Science: Witness to the early universe

The Hubble Space Telescope is to be superseded by something even more powerful.

WHEN GALILEO directed his small telescope towards the sky in 1610, his observations changed our view of the universe for ever. Today anyone with good binoculars can see what Galileo saw: Venus displays phases just like the Moon, and the stars remain like points of light rather than the discs of the planets. The stars, to appear as points, had to be much farther away than the planets, showing that the universe was a far bigger place than anybody had believed before. Galileo showed that the Earth was not the centre of the universe, but rotates around the Sun.

Since Galileo, astronomy has leapt forward whenever a new and more powerful telescope has become available. One of the best examples was when the Hubble Space Telescope (HST) launched in April 1990. Astronomers obtained images showing that areas in the sky that had previously looked blank are in fact filled with thousands of distant, very faint galaxies.

Although astronomers plan to use the HST until the year 2010, the American National Aeronautics and Space Administration (Nasa), and the European Space Agency (ESA) are already planning Hubble's successor, the Next Generation Space Telescope (NGST). Since it will be much more powerful, astronomers expect the instrument to open up a new window of discovery. "It will see the first significant burst of star formation in the universe," says Gerry Gilmore, an astronomer at Cambridge University who has vast experience of using the HST.

The present plant is to launch the NGST in 2007. Europe has committed itself to contributing $200m towards the total price of about $1bn. Although ESA's science programme is short of funds, its readiness to participate is largely based on the extremely good experience over the collaboration with the HST, whereby European astronomers are obtaining more than 20 per cent of total available observation time.

The HST still looks like a conventional telescope - a tube with an opening at one end and a parabolic mirror at the other end - but the design of the NGST will be radically different. It can dispense with the tube, because it will be placed in a point in space much darker than the relatively low orbit of the HST.

It will circle the Sun in an orbit about a million miles wider than that of the Earth, but it will do this at the same speed as the Earth. The gravitational pulls of the Sun and Earth conspire to create a stable spot about a million miles away on the Sun-Earth axis, which will an be exploited by the new telescope. The main mirror will also be much larger than that of the HST: current plans call for a diameter of 8 metres - so will be able to gather about 10 times more light than the HST.

The NGST will observe distant celestial objects in visible light, but also infrared light. The human eye cannot detect infrared light, but we can feel it as the warmth of the Sun. Optical mirrors can focus infrared light just as well as visible light. However, the colder a telescope is, the higher the sensitivity of its detectors for infrared light, and therefore the NGST will be equipped with a heat shield to protect it from the Sun's radiation. This will cool it to a temperature of -243C (just 30C above absolute zero).

Infrared light is useful for observing dark objects, such as dust and protoplanetary rings around stars, because of their heat radiation. "Most of these things are typically at room temperature, and most of the energy is coming out at the near infrared, which is exactly where NGST will work well,'' says Gilmore.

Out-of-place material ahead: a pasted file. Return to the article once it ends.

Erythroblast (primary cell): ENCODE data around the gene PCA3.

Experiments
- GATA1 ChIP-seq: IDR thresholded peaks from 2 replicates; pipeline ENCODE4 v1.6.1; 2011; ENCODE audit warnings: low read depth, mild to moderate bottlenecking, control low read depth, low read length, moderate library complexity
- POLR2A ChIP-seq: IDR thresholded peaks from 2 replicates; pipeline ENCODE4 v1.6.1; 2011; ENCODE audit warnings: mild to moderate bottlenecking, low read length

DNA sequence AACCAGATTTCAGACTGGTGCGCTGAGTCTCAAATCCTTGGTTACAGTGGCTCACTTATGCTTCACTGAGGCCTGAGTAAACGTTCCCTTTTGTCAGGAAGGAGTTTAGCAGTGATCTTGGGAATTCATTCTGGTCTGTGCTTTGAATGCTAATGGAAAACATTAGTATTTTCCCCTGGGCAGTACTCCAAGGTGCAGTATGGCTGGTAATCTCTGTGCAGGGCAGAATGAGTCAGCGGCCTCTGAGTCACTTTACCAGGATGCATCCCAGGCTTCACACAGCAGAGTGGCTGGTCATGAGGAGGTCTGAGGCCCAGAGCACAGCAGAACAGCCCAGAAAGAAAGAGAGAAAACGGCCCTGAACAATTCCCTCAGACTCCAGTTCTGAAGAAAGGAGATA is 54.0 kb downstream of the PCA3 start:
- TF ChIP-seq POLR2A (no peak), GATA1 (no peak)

However, astronomers will also need to use infrared light if they want to observe galaxies born shortly after the Big Bang about 12 billion years ago, when the universe began. Since the universe is still expanding, these galaxies are extremely distant and are moving away from the Earth at tremendous speeds.

Just as the pitch of a train's horn moving away from us at high speed is lowered - a phenomenon know as the Doppler effect - the wavelength of visible light from distant galaxies becomes extended, and so moves into the infrared. Astronomers call this effect "redshift".'

The NGST "will see directly the first generation of stars forming; it will see the blue light coming out from them that will be redshifted into the near infrared,'' says Gilmore. The infrared capabilities of the HST are much more limited.

Because the shift in wavelength is an indicator of velocity, the NGST will be also be able to study the rotation of stars and gases around the nuclei of galaxies. Because these stars move fast, the galaxies are suspected to contain massive, invisible black holes at their centres. The NGST "will probably be best at all at mapping black holes in normal galaxies,'' says Gilmore. "It will be able to tell us how many black holes there are.''

The challenges of placing an 8- metre mirror in space will be daunting. Although the optics are simple and will not require `'adaptive'' technology - there is no gravity to deform the mirror and no atmosphere to distort arriving light - the mirror will have to be sturdy yet lightweight. The designers are therefore planning to make the mirror out of beryllium.

Current plans give this mirror a central, 4-metre section and two folding sections to extend the central mirror to a diameter of 8 metres. It is in this respect that European industry will play an important role: "It is quite clear that in some areas, particularly in light-weight mirror technology and polishing, Europe is really playing a leading role,'' says Piero Benvenuti, an NGST project scientist at the European Space Agency. Benvenuti says that Nasa is already rewarding subcontracts for polishing test mirrors to a French company that has been contracted to build the four 8.2-metre mirrors of the largest telescope on Earth, now under construction in Chile by the European Southern Observatory (ESO). "Europe has the technological potential to participate at a very high level,'' says Benvenuti. And Peter Stockman, an NGST project scientist at the Space Telescope Science Institute in Baltimore, from where the NGST will be controlled, thinks it is possible that Europe may supply all the optics for the NGST: "European optics manufacturing is superb,'' he says.

Roger Davies, professor of astronomy at Durham University, who is a leading supporter of the next generation telescope, says the project has far-reaching implications for the study of the cosmos. `'We expect to see the birth of stars and galaxies. We will witness the act of creating the very stuff we are made of. This telescope will see back in time to when the universe was just a tenth of the age it is today.''